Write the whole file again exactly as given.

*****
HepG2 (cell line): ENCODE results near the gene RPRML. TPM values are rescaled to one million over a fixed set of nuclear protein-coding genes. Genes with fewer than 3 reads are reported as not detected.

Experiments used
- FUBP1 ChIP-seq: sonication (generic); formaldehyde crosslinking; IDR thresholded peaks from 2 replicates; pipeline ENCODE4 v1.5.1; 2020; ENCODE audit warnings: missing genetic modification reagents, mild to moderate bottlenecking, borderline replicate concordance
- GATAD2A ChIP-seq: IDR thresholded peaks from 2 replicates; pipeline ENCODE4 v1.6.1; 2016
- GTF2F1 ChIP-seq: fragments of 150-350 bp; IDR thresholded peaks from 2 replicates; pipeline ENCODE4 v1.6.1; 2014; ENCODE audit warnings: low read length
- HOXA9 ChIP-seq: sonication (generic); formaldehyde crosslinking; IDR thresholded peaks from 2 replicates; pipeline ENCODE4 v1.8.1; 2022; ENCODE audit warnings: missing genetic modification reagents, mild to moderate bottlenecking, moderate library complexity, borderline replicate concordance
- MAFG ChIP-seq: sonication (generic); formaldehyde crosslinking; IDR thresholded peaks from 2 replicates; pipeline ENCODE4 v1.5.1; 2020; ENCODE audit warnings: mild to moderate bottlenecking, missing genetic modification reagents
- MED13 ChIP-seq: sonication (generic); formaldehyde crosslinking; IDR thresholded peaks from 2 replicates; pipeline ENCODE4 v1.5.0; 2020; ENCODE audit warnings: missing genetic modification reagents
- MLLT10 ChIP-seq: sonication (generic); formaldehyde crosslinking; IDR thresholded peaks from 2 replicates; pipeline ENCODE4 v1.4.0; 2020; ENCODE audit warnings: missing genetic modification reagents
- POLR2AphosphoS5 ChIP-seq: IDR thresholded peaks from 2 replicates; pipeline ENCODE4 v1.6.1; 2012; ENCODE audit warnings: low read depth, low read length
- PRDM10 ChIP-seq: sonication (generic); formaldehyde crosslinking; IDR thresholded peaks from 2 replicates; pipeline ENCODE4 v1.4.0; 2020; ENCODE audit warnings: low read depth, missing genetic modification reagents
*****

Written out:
HepG2 (cell line): ENCODE results near the gene RPRML. TPM values are rescaled to one million over a fixed set of nuclear protein-coding genes. Genes with fewer than 3 reads are reported as not detected.

Experiments used
- FUBP1 ChIP-seq: sonication (generic); formaldehyde crosslinking; IDR thresholded peaks from 2 replicates; pipeline ENCODE4 v1.5.1; 2020; ENCODE audit warnings: missing genetic modification reagents, mild to moderate bottlenecking, borderline replicate concordance
- GATAD2A ChIP-seq: IDR thresholded peaks from 2 replicates; pipeline ENCODE4 v1.6.1; 2016
- GTF2F1 ChIP-seq: fragments of 150-350 bp; IDR thresholded peaks from 2 replicates; pipeline ENCODE4 v1.6.1; 2014; ENCODE audit warnings: low read length
- HOXA9 ChIP-seq: sonication (generic); formaldehyde crosslinking; IDR thresholded peaks from 2 replicates; pipeline ENCODE4 v1.8.1; 2022; ENCODE audit warnings: missing genetic modification reagents, mild to moderate bottlenecking, moderate library complexity, borderline replicate concordance
- MAFG ChIP-seq: sonication (generic); formaldehyde crosslinking; IDR thresholded peaks from 2 replicates; pipeline ENCODE4 v1.5.1; 2020; ENCODE audit warnings: mild to moderate bottlenecking, missing genetic modification reagents
- MED13 ChIP-seq: sonication (generic); formaldehyde crosslinking; IDR thresholded peaks from 2 replicates; pipeline ENCODE4 v1.5.0; 2020; ENCODE audit warnings: missing genetic modification reagents
- MLLT10 ChIP-seq: sonication (generic); formaldehyde crosslinking; IDR thresholded peaks from 2 replicates; pipeline ENCODE4 v1.4.0; 2020; ENCODE audit warnings: missing genetic modification reagents
- POLR2AphosphoS5 ChIP-seq: IDR thresholded peaks from 2 replicates; pipeline ENCODE4 v1.6.1; 2012; ENCODE audit warnings: low read depth, low read length
- PRDM10 ChIP-seq: sonication (generic); formaldehyde crosslinking; IDR thresholded peaks from 2 replicates; pipeline ENCODE4 v1.4.0; 2020; ENCODE audit warnings: low read depth, missing genetic modification reagents